And here’s the money quote:
Of course, you’ll have to learn how to market your book—you can’t just sit there and wait for people to come. You might say, “But Thomas, you have a billion followers on the interwebs, your stuff sells by itself!”—I’m hearing this all the time, but being “internet famous” (in a very small circle) isn’t going to sell your book. I have to work on getting the marketing right just as hard as anyone else does.
As someone who sells a thing or two (or three) on the Internet, I can safely say that’s the hardest part to get right. A lot of people err on the side of too little self-promotion, and this isn’t the first time the Internet has rebuked them for that. Here’s Jeffrey Zeldman:
Self-promotion may appear revolting, but it’s the only promotion that’s guaranteed in this business. Do it right, and only haters will hate you for it.
But it’s possible to promote yourself too much as well. Since the launch of the book, it feels like every other tweet from Thomas is pimping the book. Clearly all the effort has been rewarded in sales, yet I can’t help but think that a little less self-promotion isn’t a bad thing. Twitter is a never-ending conversation with people coming and going at all times. It’s tempting to repeat yourself so everyone gets the message. In real life, returning to a conversation dozens of times only to find someone saying the same thing over and over would be bizarre. On the Internet, it’s apparently acceptable. Eventually, however, people are going to tune you out, and that’s something for all of us to remember.
It’s a fact. The iPhone 5 is thinner (0.4mm) than the original iPod touch and lighter (8g). It’s virtually certain that the iPhone that exists five years from now will be at least as thin and light as today’s iPod touch (6.1mm, 88g) if not dramatically more so. And that’s a very, very good thing. The current iPod touch could lose over half its weight and thickness (and even gain a little width and height) without sacrificing usability. I expect this will happen as well.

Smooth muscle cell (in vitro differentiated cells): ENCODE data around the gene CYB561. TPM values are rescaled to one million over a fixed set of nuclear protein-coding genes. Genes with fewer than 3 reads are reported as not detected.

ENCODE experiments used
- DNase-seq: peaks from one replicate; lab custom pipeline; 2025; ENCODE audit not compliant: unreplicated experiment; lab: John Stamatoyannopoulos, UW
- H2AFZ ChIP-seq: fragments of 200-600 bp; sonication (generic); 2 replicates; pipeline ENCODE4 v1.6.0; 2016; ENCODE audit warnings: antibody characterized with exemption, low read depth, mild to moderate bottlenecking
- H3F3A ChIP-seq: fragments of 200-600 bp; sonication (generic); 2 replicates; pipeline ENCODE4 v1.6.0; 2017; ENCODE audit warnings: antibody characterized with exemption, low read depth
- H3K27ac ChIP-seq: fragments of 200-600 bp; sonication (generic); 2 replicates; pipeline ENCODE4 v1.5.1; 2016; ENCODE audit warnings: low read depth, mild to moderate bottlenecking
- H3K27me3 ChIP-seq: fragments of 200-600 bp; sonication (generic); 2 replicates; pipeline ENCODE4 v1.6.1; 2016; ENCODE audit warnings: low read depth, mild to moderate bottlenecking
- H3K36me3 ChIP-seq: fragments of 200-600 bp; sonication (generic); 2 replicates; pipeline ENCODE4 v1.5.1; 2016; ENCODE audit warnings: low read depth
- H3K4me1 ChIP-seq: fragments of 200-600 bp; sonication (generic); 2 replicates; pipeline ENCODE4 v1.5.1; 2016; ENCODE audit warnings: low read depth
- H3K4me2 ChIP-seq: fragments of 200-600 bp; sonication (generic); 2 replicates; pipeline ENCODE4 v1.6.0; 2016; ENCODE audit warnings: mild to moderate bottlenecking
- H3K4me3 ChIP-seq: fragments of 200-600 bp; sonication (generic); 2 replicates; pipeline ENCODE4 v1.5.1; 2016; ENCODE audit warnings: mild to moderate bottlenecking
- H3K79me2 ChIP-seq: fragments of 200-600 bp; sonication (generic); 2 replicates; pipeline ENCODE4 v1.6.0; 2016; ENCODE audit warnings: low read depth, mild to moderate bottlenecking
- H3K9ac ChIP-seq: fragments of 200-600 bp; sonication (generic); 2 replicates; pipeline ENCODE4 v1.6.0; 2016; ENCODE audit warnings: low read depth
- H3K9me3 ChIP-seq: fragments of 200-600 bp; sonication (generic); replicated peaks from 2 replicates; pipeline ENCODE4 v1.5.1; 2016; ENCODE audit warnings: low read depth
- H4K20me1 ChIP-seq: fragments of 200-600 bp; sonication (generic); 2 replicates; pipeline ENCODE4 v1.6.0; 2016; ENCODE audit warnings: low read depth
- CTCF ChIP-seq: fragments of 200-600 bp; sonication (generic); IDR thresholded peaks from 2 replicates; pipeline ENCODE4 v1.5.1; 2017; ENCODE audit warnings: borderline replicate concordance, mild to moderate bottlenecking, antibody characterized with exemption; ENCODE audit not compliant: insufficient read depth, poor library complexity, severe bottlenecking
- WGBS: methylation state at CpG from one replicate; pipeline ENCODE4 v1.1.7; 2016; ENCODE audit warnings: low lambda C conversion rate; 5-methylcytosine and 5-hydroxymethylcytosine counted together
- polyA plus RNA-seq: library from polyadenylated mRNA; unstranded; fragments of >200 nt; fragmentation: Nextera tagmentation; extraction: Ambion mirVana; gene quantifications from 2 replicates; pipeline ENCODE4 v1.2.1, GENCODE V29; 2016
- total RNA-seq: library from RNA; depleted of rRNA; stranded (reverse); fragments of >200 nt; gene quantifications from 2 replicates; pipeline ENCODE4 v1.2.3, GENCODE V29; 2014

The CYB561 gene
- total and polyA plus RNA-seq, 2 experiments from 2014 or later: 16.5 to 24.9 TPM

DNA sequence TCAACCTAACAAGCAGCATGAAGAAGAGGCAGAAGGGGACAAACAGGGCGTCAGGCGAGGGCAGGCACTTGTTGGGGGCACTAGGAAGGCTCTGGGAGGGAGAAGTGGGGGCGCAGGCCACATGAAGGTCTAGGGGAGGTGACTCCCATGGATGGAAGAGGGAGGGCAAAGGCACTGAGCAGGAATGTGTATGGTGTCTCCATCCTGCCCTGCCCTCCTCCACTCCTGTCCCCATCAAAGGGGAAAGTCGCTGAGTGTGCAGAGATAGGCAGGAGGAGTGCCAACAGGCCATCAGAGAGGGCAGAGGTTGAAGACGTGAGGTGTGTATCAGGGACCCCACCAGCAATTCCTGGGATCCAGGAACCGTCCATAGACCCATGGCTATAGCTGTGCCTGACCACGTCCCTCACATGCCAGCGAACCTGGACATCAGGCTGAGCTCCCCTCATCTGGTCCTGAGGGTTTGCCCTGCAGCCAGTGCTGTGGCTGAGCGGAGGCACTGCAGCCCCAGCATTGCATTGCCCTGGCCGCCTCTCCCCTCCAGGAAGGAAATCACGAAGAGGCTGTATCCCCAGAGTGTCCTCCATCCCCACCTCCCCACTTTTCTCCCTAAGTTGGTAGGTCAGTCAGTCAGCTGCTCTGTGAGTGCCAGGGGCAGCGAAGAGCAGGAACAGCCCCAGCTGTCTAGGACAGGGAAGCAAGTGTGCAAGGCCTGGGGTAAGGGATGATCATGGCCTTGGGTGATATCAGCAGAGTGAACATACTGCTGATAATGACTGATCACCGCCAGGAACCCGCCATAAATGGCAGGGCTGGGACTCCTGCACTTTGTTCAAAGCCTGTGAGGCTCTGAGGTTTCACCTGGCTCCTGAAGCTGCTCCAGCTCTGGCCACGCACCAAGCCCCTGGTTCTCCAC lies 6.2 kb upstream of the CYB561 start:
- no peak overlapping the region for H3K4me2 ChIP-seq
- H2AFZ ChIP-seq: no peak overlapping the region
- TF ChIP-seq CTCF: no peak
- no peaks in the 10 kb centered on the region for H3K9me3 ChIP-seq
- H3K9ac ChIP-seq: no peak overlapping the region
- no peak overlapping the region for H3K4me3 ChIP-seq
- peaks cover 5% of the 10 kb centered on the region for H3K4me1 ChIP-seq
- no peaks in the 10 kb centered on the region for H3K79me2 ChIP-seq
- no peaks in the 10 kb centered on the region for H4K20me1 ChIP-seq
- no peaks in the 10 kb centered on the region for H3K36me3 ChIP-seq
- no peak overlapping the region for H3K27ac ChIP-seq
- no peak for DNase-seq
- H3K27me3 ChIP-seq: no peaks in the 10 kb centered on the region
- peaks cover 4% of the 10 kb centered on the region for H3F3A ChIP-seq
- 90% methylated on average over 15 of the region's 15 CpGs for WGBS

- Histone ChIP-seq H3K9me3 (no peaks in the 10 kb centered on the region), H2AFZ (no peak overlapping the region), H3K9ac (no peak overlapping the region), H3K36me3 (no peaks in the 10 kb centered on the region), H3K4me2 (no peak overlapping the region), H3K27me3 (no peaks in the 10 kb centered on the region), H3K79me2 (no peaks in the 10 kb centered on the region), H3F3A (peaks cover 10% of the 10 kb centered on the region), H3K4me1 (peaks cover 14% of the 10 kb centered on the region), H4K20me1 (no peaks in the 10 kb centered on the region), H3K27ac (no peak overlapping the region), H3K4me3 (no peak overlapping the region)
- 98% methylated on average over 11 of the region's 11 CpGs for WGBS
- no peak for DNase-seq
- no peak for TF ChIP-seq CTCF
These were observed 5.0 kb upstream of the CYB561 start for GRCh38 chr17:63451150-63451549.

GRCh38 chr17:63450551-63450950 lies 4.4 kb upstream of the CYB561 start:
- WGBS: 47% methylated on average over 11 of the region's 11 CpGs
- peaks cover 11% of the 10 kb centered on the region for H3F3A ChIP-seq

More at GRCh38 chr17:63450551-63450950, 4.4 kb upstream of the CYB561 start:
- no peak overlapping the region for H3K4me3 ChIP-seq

Today App.net and Tent.is and the rest of the services competing for the attention of early adopters became a little less relevant and a whole lot less likely to succeed. For better or for worse, Facebook and Twitter have matured. The spaces we once enjoyed as our personal playgrounds have become institutions—institutions that affect the lives of unprecedented masses of people. We’re living through a frighteningly intimate period of human history.
Twitter has a seemingly impossible number of stakeholders to satisfy. We can’t and won’t all be happy all the time, but I trust Mike. If anyone can marry revenue and user-friendliness, it’s him.
Design is inherently a visual exercise. The less friction there is between the designer and the design, the faster a designer can try and abandon concepts until the right one is found. Of course Adobe Reflow won’t replace Photoshop, but an HTML-and-CSS–based design tool is pre-requisite. At least we’re finally headed in the right direction.
(If you’re not convinced, think of this application existing on the continuum between idea and implementation somewhere around the prototype phase. It won’t be production ready code, but it’s going to be a lot closer than a PSD while simultaneously making smart, responsive designs the default and letting designers design instead of fiddling with minutiae the computer is better equipped to handle anyway.)
Wait. Wait a minute. Were you trying to answer those questions by doing arithmetic in your head? The computer somehow drew that picture, so the computer must have calculated all those scaleFactors itself. Are you seriously recalculating them in your head?
The second in what is destined to be a long-running series I’m understatedly calling, “Our IDEs Are Killing Us”. Bret Victor again schools us on what’s wrong with how we code. (Here’s the first.)